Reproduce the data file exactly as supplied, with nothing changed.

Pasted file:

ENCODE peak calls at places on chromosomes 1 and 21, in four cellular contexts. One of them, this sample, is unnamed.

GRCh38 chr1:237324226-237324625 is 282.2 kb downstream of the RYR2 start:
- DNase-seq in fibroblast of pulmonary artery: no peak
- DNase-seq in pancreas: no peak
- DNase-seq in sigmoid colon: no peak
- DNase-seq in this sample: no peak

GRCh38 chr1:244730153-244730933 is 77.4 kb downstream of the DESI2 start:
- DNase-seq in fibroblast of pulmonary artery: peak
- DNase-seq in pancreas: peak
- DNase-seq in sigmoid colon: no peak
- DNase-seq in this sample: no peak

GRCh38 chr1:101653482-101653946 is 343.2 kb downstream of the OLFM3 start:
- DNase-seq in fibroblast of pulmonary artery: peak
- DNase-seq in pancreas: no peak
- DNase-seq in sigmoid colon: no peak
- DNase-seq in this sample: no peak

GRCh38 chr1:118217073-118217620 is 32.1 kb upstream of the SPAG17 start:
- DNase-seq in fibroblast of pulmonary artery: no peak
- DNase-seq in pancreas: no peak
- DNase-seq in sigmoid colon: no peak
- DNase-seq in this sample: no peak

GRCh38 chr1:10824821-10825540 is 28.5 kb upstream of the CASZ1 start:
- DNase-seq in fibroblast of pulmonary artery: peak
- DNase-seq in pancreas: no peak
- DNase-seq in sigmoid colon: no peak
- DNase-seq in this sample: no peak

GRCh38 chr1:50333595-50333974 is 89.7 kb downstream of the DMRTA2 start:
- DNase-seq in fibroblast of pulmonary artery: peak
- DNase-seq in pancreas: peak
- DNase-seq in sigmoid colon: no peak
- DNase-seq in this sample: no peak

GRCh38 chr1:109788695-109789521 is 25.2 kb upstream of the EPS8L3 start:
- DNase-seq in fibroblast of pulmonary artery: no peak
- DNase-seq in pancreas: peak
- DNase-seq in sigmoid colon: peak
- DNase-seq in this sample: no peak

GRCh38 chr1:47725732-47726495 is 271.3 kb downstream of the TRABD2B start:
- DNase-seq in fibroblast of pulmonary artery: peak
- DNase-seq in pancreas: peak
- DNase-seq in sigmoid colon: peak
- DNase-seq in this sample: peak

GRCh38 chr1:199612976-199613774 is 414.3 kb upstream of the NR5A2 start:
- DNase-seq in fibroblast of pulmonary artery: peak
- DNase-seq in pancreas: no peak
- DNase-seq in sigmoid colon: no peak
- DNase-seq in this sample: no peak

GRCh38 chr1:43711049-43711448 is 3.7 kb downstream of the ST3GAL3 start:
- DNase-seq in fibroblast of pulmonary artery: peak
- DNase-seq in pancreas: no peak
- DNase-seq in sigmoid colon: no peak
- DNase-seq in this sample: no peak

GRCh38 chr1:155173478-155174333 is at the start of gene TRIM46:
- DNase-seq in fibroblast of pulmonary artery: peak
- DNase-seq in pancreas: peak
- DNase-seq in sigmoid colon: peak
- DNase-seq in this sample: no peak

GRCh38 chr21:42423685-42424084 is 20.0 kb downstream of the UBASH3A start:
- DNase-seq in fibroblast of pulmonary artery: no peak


ENCODE peak calls at places on chromosomes 1 and 21, in four cellular contexts. One of them, this sample, is unnamed.

GRCh38 chr1:237324226-237324625 is 282.2 kb downstream of the RYR2 start:
- DNase-seq in fibroblast of pulmonary artery: no peak
- DNase-seq in pancreas: no peak
- DNase-seq in sigmoid colon: no peak
- DNase-seq in this sample: no peak

GRCh38 chr1:244730153-244730933 is 77.4 kb downstream of the DESI2 start:
- DNase-seq in fibroblast of pulmonary artery: peak
- DNase-seq in pancreas: peak
- DNase-seq in sigmoid colon: no peak
- DNase-seq in this sample: no peak

GRCh38 chr1:101653482-101653946 is 343.2 kb downstream of the OLFM3 start:
- DNase-seq in fibroblast of pulmonary artery: peak
- DNase-seq in pancreas: no peak
- DNase-seq in sigmoid colon: no peak
- DNase-seq in this sample: no peak

GRCh38 chr1:118217073-118217620 is 32.1 kb upstream of the SPAG17 start:
- DNase-seq in fibroblast of pulmonary artery: no peak
- DNase-seq in pancreas: no peak
- DNase-seq in sigmoid colon: no peak
- DNase-seq in this sample: no peak

GRCh38 chr1:10824821-10825540 is 28.5 kb upstream of the CASZ1 start:
- DNase-seq in fibroblast of pulmonary artery: peak
- DNase-seq in pancreas: no peak
- DNase-seq in sigmoid colon: no peak
- DNase-seq in this sample: no peak

GRCh38 chr1:50333595-50333974 is 89.7 kb downstream of the DMRTA2 start:
- DNase-seq in fibroblast of pulmonary artery: peak
- DNase-seq in pancreas: peak
- DNase-seq in sigmoid colon: no peak
- DNase-seq in this sample: no peak

GRCh38 chr1:109788695-109789521 is 25.2 kb upstream of the EPS8L3 start:
- DNase-seq in fibroblast of pulmonary artery: no peak
- DNase-seq in pancreas: peak
- DNase-seq in sigmoid colon: peak
- DNase-seq in this sample: no peak

GRCh38 chr1:47725732-47726495 is 271.3 kb downstream of the TRABD2B start:
- DNase-seq in fibroblast of pulmonary artery: peak
- DNase-seq in pancreas: peak
- DNase-seq in sigmoid colon: peak
- DNase-seq in this sample: peak

GRCh38 chr1:199612976-199613774 is 414.3 kb upstream of the NR5A2 start:
- DNase-seq in fibroblast of pulmonary artery: peak
- DNase-seq in pancreas: no peak
- DNase-seq in sigmoid colon: no peak
- DNase-seq in this sample: no peak

GRCh38 chr1:43711049-43711448 is 3.7 kb downstream of the ST3GAL3 start:
- DNase-seq in fibroblast of pulmonary artery: peak
- DNase-seq in pancreas: no peak
- DNase-seq in sigmoid colon: no peak
- DNase-seq in this sample: no peak

GRCh38 chr1:155173478-155174333 is at the start of gene TRIM46:
- DNase-seq in fibroblast of pulmonary artery: peak
- DNase-seq in pancreas: peak
- DNase-seq in sigmoid colon: peak
- DNase-seq in this sample: no peak

GRCh38 chr21:42423685-42424084 is 20.0 kb downstream of the UBASH3A start:
- DNase-seq in fibroblast of pulmonary artery: no peak